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November 2021

Two women with baby jpeg
Shannon Boland with her baby Hudson and her mum.

International trial clamps down on preeclampsia

A joint team of researchers has found the diabetes drug metformin may slow preeclampsia.

Worldwide, preeclampsia claims the lives of 500,000 unborn babies and 70,000 pregnant mothers each year.

No drug – until now – has been discovered that slows the pregnancy condition from progressing to cause life-threatening injuries to major organs in the mother – kidneys, liver, lungs and brain.

The idea of testing metformin as a treatment for preeclampsia came from laboratory studies conducted by a research team at Mercy Hospital for Women and the University of Melbourne.

The team took the concept to colleagues in Cape Town, South Africa, where the disease is far more severe and common, and clinical trials were conducted.

‘Preeclampsia that sets in at an early gestation, called preterm preeclampsia, is a highly-dangerous variant of the disease where the risks to baby and mother are particularly high,’ said Mercy perinatal researcher and joint senior investigator of the trial Stephen Tong.

‘When preterm preeclampsia sets in, we are often forced to deliver the baby prematurely as this is the only way to reverse the disease process and cure preeclampsia,’ said Mercy perinatal researcher and joint senior trial investigator Susan Walker.

‘Early delivery saves the mum from becoming gravely sick.

‘But, by doing this, we birth babies that are not fully developed and not ready to leave the womb.

‘Babies born too early are at risk of developing permanent disability or even death,’ Professor Walker said.

Finding a drug that can curb the disease’s severity could enable pregnancies affected by preeclampsia to safely continue for longer.

The babies can be delivered at a less premature gestation, which may mean fewer disabilities and better lifelong health outcomes.

Previous efforts to find drugs to treat the condition have not succeeded.

‘Laboratory studies by our research teams at Mercy Hospital for Women and University of Melbourne identified metformin as a promising treatment for preeclampsia.

‘This led us to test the idea in humans,’ said Professor Tong.

In this trial, conducted at Tygerberg Hospital in South Africa, the researchers recruited 180 women with preterm preeclampsia between 26 and 31 weeks of pregnancy.

Half the women received metformin tablets while the other half were given a placebo.

The participants were not told whether they were taking the active drug or the placebo.

‘What is really exciting is that the women who took metformin stayed pregnant for seven to eight days longer compared to those who took a placebo,’ said lead investigator working in South Africa Cathy Cluver, of the University of Stellenbosch.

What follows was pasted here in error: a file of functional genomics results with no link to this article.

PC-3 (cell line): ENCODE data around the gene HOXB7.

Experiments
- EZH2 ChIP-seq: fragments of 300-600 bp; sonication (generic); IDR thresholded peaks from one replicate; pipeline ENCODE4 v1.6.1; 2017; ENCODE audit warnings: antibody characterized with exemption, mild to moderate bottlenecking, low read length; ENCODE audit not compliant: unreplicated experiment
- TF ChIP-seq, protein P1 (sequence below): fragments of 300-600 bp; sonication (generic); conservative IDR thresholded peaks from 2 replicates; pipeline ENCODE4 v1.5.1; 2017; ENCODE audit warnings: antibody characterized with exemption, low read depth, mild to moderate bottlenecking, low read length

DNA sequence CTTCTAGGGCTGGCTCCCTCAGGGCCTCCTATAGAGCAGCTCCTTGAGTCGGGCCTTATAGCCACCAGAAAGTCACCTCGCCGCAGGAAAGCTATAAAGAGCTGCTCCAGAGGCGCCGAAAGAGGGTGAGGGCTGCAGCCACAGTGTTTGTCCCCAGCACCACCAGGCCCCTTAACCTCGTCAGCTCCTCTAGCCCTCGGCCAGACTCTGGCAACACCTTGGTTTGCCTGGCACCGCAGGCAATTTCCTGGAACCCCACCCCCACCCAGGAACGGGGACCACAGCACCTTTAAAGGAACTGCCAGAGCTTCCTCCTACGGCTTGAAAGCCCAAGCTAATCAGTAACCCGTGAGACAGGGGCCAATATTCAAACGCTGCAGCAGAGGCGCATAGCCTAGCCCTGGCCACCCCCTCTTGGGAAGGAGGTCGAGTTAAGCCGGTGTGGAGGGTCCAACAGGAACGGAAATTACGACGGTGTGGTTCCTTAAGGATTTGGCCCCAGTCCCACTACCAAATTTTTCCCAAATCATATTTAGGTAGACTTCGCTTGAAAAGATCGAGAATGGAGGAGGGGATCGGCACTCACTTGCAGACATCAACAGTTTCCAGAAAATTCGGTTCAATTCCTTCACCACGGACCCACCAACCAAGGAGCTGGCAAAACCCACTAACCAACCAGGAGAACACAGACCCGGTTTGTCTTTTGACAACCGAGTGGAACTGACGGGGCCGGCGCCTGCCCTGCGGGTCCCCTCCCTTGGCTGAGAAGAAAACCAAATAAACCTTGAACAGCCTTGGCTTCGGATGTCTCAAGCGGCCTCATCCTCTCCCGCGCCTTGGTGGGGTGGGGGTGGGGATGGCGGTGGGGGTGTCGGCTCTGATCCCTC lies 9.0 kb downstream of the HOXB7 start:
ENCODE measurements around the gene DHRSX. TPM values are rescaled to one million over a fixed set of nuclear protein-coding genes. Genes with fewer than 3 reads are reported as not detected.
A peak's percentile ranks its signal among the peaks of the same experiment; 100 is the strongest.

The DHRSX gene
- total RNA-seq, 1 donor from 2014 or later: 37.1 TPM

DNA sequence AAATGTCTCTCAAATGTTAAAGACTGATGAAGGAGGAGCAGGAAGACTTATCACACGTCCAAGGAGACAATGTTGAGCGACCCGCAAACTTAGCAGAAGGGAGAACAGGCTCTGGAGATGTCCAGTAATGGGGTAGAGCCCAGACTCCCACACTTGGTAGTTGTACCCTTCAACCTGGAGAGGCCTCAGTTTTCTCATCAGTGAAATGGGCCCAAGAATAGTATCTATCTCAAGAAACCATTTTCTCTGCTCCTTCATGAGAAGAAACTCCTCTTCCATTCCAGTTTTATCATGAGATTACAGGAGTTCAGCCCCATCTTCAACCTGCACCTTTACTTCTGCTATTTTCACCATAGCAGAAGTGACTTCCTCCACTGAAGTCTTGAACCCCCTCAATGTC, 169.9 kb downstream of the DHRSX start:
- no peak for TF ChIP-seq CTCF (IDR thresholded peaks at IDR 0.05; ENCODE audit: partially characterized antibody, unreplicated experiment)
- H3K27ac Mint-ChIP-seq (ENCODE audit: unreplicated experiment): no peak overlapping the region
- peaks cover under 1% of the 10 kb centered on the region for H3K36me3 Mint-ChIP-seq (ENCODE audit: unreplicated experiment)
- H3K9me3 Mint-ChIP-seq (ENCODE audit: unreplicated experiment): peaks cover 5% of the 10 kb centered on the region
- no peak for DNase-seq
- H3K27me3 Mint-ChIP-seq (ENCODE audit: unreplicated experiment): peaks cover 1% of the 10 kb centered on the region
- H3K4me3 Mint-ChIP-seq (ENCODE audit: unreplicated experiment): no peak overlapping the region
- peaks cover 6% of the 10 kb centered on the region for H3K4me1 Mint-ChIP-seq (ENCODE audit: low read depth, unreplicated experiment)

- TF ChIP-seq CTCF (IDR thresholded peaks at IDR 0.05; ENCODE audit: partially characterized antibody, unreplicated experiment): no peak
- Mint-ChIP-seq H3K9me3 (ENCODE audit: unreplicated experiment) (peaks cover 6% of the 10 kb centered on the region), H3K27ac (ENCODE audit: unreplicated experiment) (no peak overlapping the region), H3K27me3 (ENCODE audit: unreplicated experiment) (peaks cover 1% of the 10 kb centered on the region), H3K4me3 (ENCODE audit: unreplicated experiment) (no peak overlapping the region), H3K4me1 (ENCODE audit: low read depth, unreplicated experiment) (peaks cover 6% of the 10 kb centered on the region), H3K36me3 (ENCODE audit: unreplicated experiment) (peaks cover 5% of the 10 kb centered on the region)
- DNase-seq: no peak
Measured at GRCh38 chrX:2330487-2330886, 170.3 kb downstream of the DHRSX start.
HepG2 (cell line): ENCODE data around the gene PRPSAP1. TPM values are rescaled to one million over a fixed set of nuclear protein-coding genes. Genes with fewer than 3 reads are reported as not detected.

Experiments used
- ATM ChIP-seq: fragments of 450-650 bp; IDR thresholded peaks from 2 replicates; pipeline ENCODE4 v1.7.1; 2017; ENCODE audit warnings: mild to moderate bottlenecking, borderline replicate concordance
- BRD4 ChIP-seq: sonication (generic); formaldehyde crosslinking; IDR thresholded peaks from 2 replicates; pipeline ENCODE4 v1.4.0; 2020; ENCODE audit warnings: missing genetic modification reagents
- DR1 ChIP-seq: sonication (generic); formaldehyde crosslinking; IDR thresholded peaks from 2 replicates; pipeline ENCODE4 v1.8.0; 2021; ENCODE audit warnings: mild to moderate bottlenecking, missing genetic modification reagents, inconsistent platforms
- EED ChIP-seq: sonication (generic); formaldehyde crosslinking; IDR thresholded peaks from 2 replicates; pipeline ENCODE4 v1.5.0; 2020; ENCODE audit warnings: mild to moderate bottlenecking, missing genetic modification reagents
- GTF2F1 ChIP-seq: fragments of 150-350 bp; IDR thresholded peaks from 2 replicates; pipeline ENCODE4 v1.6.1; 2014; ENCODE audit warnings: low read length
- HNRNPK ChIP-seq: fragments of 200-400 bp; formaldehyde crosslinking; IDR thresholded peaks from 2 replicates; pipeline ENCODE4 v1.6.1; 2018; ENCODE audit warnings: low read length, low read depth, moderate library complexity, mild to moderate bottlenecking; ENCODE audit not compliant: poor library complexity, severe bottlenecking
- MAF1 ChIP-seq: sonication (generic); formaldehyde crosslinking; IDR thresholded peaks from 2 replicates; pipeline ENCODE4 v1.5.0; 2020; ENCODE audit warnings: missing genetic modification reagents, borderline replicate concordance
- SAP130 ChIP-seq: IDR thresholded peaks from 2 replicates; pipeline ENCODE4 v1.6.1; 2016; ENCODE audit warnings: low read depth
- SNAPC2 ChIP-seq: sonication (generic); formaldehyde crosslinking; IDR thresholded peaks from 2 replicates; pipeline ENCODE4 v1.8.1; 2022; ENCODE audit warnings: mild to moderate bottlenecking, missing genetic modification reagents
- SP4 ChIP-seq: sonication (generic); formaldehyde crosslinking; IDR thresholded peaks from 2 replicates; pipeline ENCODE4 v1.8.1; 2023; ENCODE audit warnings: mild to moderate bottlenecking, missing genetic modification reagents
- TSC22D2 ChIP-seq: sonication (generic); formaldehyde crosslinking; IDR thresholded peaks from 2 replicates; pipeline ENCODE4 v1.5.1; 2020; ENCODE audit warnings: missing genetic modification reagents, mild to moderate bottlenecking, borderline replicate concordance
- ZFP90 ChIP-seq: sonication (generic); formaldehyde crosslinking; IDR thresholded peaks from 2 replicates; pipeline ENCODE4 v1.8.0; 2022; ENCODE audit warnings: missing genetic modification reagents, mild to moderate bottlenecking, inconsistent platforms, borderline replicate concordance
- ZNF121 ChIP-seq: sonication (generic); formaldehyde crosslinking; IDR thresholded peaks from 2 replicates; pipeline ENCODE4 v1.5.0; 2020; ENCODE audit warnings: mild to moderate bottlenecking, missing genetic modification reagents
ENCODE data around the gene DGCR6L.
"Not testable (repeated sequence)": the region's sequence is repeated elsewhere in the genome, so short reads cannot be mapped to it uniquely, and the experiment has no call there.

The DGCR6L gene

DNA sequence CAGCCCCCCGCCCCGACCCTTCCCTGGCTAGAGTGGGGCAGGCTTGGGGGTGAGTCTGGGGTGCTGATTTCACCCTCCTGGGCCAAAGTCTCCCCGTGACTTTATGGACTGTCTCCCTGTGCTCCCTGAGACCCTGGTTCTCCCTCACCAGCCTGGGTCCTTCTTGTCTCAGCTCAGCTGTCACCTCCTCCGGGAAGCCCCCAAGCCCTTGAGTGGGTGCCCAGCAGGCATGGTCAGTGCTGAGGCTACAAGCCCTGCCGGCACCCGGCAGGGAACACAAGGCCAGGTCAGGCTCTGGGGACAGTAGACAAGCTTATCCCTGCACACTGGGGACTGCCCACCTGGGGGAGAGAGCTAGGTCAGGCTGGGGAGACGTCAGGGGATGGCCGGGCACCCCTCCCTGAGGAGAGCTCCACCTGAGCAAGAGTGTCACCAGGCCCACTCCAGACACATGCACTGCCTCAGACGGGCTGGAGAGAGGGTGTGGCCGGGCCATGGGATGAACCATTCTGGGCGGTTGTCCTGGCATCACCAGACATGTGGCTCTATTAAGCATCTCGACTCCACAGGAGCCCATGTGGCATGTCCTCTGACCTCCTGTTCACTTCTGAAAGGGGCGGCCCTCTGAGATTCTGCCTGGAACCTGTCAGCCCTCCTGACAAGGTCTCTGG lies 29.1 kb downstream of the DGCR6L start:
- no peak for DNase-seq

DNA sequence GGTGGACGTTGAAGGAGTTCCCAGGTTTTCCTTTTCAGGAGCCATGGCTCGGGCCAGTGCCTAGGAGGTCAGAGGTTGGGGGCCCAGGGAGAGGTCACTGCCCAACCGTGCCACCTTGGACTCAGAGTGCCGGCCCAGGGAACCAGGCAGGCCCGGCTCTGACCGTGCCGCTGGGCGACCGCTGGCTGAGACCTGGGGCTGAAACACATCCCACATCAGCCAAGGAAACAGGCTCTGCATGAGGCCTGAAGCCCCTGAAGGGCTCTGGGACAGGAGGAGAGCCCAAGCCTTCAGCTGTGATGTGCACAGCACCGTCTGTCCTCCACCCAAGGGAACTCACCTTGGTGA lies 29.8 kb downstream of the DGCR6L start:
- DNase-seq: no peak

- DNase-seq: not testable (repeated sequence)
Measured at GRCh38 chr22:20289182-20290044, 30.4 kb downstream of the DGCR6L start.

‘Furthermore, their babies spent 12 days less in hospital.

‘When we are dealing with this level of prematurity, an extra week in the mother’s womb is likely to be a really important gain that could translate into lifelong health benefits for the baby,’ Associate Professor Cluver said.

‘It is the first time that a treatment given to mums with preterm preeclampsia to keep them pregnant for a week longer might have worked.

‘It could mean that preterm preeclampsia can now be treated and that we can slow disease progression right down.’

Shannon Boland, 27, of Werribee lost her daughter, Mia, at 24 weeks a year ago after developing preeclampsia at 17 weeks gestation.

This put her at higher risk of the complication when carrying son Hudson, but he arrived safely last month at 37 weeks.

‘I would do anything to have my daughter here and I feel some pain every day.

‘I think it’s amazing that the team from Mercy Health has achieved such great success.

‘If it meant taking a tablet every day to change the outcome, I would do it 1,000 times over,’ Ms Boland said.

The Mercy Hospital for Women/Cape Town collaboration is now gearing up to start a larger trial involving 500 participants to confirm its discovery.

‘If our findings are confirmed, it may mean that metformin could be used to save the lives of thousands of mothers and their infants,’ said Professor Tong.

The work was funded by the Mercy Health Foundation, and the National Health and Medical Research Council of Australia, which provided salary support.

International funders were the Preeclampsia Foundation, Peter Joseph Pappas research grant program and the South African Medical Research Council.

The trial findings were published in the British Medical Journal.